Dharma Talk: 6:00 - 6:45
Movie: 7:00 - 8:30
Friday - January 31, 2020
Suggested Donation $3 to $10
At Porters Neck Yoga & Bhavana Community
106 Marshall Court, Unit 120
Wilmington NC 28411.
Behind Winslett and Walls Dentist Offices
7643 Market St
This month there will be a short discussion about the movie and why it is considered a dharma movie. We will start at 6:00 with a short period of meditation and then Catherine will offer some comments about the dharma in the movie . Questions and comments are welcome. There will be a short break to have tea with our community before the movie starts at 7:00
Released in 1987, the Princess Bride has become a cult classic for Generation-Xers. In this classic quest story, our hero (Westley) must rescue his true love (Princess Buttercup) and on the way is pursued by an evil prince (Humperdink) intent on marrying (and then killing) the princess. Westley must first fight her kidnappers led by the evil Count Vizzini and after some confusion and a glorious kissing scene, the two of them escape into a fire swamp inhabited by ‘rodents of unusual size’ while evading the evil Prince Humperdink and his gang of thugs. Unfortunately, the prince finds him and he is captured and killed (almost). Adventure follows as he is rescued by two unlikely friends, the kind and lovable giant, Fezzik, and the Spanish fencing master, Inigo Montoya, who is intent on avenging the death of his father by a man with six fingers.
Ethan Nichtern, a Buddhist teacher in the Shambhala tradition and author of the book “The Dharma of “The Princess Bride”, estimates he has seen the movie over 37 times and quotes it often in his dharma talks. Nichtern draws parallels between the quest for the Princess Bride and the path of Dharma. Like Westley in search of True Love, Siddhartha was on a quest. His quest was for freedom the very real suffering created by sickness, old age and death, Some might see True Awakening as a variation of True Love.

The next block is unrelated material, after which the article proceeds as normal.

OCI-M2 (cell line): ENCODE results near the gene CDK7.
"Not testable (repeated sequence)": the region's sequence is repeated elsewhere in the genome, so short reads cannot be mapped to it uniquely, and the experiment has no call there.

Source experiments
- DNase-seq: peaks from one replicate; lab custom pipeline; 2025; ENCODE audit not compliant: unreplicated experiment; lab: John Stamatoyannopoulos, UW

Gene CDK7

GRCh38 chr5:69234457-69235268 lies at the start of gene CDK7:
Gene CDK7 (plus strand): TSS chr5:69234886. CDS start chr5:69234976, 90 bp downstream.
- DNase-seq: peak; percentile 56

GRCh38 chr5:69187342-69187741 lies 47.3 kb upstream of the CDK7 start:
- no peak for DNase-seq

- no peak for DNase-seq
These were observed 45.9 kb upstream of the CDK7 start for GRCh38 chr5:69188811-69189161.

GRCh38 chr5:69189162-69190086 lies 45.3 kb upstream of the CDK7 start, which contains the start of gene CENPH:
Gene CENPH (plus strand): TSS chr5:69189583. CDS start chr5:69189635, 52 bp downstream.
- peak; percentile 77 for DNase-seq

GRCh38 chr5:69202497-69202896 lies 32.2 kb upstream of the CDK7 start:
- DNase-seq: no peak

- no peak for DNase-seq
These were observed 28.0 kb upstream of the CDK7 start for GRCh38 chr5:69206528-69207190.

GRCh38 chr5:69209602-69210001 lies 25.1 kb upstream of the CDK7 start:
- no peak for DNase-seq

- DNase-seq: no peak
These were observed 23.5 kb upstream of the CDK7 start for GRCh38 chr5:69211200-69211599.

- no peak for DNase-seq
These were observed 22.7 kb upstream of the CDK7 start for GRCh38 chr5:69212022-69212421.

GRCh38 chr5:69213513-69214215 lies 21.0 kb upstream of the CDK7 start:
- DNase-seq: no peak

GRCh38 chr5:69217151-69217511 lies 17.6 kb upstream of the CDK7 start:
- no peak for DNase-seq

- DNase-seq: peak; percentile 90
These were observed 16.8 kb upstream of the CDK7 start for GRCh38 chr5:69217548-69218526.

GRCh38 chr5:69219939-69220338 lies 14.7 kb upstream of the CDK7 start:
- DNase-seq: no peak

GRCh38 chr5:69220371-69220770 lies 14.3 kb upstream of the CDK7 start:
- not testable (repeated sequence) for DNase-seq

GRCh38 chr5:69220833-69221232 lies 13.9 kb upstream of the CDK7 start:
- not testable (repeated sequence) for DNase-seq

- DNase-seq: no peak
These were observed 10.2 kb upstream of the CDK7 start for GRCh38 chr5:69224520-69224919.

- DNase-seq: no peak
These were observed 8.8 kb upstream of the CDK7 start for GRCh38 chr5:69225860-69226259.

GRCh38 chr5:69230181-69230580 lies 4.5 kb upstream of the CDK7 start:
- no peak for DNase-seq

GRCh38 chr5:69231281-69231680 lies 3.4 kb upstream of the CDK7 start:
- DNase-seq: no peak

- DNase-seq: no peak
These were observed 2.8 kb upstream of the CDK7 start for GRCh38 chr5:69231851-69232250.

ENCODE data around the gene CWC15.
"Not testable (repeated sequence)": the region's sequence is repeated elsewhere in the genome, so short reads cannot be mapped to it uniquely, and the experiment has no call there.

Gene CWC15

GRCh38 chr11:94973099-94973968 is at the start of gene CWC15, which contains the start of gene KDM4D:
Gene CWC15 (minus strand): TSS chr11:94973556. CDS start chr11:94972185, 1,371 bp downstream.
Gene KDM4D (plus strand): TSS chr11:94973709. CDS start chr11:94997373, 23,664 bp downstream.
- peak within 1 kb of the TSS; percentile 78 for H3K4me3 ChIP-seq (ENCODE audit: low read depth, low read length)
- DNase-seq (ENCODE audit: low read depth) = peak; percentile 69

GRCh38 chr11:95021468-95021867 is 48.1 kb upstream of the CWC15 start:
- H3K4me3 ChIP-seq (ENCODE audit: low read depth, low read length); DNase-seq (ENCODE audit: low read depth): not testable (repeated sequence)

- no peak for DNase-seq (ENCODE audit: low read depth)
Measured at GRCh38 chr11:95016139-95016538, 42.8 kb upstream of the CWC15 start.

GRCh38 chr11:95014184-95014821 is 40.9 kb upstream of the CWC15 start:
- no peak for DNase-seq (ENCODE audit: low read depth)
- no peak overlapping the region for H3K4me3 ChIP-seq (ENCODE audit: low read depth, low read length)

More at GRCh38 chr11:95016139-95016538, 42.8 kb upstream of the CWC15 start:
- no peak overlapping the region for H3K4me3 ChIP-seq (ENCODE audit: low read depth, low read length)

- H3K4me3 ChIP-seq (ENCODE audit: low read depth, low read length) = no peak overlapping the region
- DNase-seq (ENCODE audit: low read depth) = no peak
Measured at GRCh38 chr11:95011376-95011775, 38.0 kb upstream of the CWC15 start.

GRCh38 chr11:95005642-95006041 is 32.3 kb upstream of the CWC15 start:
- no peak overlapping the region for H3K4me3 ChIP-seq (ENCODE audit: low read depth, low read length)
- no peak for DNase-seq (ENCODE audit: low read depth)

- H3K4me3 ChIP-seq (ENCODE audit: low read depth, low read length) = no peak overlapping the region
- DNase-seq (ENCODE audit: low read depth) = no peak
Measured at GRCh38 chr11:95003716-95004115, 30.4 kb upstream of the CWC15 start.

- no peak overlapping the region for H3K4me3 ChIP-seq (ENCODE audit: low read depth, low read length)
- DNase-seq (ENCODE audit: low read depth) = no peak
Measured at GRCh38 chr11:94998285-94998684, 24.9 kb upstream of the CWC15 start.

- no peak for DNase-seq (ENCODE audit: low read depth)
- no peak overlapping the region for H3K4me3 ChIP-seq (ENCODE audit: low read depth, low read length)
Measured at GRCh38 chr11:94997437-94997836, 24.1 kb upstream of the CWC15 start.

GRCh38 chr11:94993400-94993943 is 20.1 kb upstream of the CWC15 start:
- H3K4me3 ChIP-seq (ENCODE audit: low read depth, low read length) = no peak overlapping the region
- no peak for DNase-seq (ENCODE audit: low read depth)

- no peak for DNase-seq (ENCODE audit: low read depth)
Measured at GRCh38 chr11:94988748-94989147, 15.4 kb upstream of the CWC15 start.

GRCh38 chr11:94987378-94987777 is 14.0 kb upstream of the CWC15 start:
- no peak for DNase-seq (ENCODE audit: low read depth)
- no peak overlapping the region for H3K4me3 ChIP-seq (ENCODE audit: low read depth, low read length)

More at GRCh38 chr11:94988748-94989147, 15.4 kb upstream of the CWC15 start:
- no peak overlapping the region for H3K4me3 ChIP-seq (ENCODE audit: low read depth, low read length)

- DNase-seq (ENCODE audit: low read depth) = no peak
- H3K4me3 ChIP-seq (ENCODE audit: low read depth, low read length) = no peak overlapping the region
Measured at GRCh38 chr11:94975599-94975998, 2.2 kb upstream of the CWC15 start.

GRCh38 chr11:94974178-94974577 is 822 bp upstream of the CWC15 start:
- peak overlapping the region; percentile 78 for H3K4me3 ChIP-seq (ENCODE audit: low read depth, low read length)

Nichtern, in line with modern sociological research documenting that our survival is related to cooperative efforts fueled by feelings of social connection, argues that any quest story, like Buddha’s or Westley’s, is all about relationships. Ananda, Buddha’s attendant, approached the Buddha and stated, “Good friendship is half of the spiritual life.” And the Buddha replied, “Not so, Ananda. Friendship is the entire spiritual life.” In the Princess Bride, we see how friends save the day again and again. If we were all like Fezzik, we would save our friends from the Cliffs of Insanity, nurse them back to health after a bender, or find four white horses at just right time to ride safely off to tomorrow. If there is anything true, it is that we are all interconnected and our happiness depends on the happiness of all.
Want to know why this is great movie, not just a dharma movie, see this review.